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Big Ten Conference Tournament Preview and Postseason Awards

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The Big Ten enters conference tournament week with some intriguing storylines after an unbalanced league schedule and a lot of competitive teams towards the top of the standings. Indiana took home the conference’s regular-season title by two full games, but the Hoosiers played a much weaker schedule than many of their top Big Ten counterparts as this conference tournament should truly tell us where Indiana is at heading into the Big Dance.

Michigan State is also peaking at the right time as Denzel Valentine looks like a potential National Player of the Year and the Spartans look like a major national-title contender. Besides the top two seeds, Maryland, Purdue, Iowa and Wisconsin will all try to improve their NCAA tournament seeding with strong showings in Indianapolis while Michigan and Ohio State try to do everything they can to claw their way into the at-large discussion.

The Bracket 

2016mbbtournamentbracket

When: March 9-13

Where: Bankers Life Fieldhouse, Indianapolis, Indiana

Final: Sunday, March 13, 3:00 p.m. (CBS)

Favorite: Michigan State

Would you want to bet against Michigan State in March? Yeah, me neither. The Spartans have won six consecutive games entering the Big Ten Tournament (by an average of 21.1 points per game) as they’re playing perhaps their best ball of the season. Denzel Valentine is one of the best players in the country, Bryn Forbes is a great second option and one of the nation’s best shooters and the Spartans might have more talent on this roster than last year’s Final Four team.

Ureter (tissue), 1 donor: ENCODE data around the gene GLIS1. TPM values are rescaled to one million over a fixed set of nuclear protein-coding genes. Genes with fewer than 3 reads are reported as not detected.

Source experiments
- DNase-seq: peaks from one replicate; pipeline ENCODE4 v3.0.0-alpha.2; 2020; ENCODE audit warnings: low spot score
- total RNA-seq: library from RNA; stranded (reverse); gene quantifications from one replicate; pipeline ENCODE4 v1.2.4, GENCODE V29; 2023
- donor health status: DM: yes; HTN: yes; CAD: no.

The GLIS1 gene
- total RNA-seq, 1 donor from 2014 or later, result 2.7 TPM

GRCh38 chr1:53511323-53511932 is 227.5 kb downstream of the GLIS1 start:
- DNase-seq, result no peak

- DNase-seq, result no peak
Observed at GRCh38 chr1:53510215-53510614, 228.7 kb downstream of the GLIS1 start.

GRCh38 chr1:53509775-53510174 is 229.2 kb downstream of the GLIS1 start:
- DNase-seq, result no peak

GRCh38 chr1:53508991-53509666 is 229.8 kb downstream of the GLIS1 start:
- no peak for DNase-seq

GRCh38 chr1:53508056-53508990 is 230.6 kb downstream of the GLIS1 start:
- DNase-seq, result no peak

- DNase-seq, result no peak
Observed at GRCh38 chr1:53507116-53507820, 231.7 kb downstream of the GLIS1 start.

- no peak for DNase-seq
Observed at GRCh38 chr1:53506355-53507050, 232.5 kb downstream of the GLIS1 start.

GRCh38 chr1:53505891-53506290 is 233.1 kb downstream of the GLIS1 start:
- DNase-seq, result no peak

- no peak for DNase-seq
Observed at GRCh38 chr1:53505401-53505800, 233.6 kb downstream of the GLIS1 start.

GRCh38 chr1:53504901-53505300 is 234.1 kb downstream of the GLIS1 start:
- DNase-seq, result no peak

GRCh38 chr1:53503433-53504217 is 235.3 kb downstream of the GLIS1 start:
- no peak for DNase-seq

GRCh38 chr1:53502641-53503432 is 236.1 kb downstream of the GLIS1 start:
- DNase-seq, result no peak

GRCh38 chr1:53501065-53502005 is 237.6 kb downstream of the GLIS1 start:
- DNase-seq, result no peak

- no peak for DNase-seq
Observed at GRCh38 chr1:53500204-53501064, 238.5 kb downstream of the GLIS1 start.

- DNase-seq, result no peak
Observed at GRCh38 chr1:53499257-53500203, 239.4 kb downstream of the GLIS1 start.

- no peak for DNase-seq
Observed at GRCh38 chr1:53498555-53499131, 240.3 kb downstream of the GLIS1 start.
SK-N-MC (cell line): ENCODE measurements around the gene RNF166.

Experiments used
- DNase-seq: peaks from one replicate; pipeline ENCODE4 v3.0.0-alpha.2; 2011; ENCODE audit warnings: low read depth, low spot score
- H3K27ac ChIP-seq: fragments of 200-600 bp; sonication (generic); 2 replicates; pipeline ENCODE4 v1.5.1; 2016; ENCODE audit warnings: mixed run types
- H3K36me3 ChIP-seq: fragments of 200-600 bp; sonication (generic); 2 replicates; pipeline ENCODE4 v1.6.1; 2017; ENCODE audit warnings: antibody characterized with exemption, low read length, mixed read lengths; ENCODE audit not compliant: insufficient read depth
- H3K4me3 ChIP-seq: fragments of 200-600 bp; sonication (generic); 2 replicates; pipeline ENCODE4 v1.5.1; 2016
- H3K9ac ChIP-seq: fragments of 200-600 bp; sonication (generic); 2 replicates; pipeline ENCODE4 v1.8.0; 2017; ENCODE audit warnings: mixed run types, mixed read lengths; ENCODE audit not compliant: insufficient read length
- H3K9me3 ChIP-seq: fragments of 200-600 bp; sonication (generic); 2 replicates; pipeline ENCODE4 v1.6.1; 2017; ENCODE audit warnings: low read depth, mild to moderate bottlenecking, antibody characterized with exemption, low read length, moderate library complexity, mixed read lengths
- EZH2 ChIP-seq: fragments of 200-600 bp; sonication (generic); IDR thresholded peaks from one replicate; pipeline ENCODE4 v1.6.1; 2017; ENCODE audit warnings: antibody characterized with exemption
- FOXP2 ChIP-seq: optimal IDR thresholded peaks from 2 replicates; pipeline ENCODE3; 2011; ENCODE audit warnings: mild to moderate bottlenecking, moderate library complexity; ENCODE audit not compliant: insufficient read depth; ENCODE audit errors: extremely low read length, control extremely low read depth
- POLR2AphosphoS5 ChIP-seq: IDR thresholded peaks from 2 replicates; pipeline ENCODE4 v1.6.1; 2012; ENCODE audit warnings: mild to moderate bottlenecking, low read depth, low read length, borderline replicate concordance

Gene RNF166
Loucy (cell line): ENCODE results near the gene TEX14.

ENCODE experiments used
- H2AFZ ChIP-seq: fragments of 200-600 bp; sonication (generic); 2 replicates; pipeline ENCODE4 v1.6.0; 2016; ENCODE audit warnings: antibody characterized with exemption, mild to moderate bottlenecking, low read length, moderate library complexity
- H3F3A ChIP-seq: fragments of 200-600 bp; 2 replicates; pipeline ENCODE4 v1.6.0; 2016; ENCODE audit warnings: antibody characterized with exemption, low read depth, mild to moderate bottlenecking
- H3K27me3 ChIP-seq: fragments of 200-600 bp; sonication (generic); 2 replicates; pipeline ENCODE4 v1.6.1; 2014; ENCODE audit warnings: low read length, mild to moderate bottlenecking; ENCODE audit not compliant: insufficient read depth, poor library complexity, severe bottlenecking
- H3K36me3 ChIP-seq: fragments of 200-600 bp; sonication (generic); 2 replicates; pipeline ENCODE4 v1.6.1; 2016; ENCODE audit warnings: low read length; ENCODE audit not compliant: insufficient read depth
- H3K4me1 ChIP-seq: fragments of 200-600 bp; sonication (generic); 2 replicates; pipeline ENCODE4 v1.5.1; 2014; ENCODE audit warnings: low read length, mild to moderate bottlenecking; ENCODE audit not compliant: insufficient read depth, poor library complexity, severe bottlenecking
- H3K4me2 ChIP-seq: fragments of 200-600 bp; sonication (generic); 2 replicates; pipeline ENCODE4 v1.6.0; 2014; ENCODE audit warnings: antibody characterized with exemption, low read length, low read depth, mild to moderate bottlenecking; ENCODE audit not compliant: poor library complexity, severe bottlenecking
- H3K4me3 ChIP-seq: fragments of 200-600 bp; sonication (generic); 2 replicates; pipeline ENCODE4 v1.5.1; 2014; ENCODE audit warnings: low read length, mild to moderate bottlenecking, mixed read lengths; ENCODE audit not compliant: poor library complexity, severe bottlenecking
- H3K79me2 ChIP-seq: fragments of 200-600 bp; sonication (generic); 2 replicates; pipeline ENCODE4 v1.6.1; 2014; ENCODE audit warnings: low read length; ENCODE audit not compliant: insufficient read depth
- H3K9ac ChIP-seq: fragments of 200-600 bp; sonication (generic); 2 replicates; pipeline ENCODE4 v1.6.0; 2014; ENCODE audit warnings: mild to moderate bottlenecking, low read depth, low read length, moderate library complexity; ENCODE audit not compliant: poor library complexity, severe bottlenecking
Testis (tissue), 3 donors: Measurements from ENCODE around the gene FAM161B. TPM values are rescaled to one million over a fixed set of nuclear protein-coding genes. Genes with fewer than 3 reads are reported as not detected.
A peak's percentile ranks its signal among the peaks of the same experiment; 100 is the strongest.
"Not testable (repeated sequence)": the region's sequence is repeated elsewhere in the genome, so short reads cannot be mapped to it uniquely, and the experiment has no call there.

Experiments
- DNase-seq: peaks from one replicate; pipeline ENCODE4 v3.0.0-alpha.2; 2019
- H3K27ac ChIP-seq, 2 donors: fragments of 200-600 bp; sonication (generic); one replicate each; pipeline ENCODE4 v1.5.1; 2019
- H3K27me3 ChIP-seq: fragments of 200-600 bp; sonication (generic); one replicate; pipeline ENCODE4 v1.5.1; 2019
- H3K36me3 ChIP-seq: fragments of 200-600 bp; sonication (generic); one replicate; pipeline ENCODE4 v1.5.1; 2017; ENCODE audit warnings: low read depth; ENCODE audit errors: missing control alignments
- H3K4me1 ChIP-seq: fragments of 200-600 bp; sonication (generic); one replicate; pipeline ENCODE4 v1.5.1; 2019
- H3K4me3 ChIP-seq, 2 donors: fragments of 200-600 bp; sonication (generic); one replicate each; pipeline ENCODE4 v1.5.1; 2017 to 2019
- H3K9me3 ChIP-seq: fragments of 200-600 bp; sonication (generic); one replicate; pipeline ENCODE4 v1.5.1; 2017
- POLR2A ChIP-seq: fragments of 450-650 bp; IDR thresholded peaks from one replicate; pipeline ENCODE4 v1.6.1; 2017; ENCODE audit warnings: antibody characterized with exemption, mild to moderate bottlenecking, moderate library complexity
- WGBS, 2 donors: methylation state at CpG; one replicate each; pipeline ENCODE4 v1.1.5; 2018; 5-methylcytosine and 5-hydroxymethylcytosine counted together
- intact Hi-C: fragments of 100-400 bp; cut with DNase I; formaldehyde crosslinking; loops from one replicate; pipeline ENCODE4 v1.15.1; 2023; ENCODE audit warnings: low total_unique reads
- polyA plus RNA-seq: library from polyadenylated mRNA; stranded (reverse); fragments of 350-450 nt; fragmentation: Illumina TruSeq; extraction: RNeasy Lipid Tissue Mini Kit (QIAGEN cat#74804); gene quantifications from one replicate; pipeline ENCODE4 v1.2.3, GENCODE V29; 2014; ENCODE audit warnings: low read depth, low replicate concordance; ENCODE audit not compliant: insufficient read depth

And if they lose?: Indiana

The No. 1 seed in the Big Ten Tournament, the Hoosiers played an easier schedule than some in the conference this season, but they still deserve plenty of credit for winning the league by two full games. Winners of five consecutive games, Indiana has improved immensely on the defensive end since the start of the season and they feature one of the most potent offenses in the country. Although Indiana is the No. 1 seed, they’re 0-1 against No. 2 seed Michigan State this season, suffering an 88-69 loss in East Lansing on Feb. 14.

Other Contenders:

  • Maryland: The Terps are 2-4 in their last six games, but they have enough talent to compete with any team in the league if they come together.
  • Purdue: Purdue’s front-court depth makes them a tough out in a tournament setting, but the Boilers have to hit perimeter shots to beat the Big Ten’s elite teams.

Sleeper: Wisconsin

Entering as the No. 6 seed, it’s hard to call the Badgers a “sleeper” in this since they’re safely in the NCAA tournament field, but they do have the kind of team that can make a run in Indianapolis. If the Badgers get Maryland in the quarterfinals, they gave the Terps everything they could handle in splitting during the regular season. Wisconsin also owns a win over the conference’s top two seeds, Indiana and Michigan State, this season.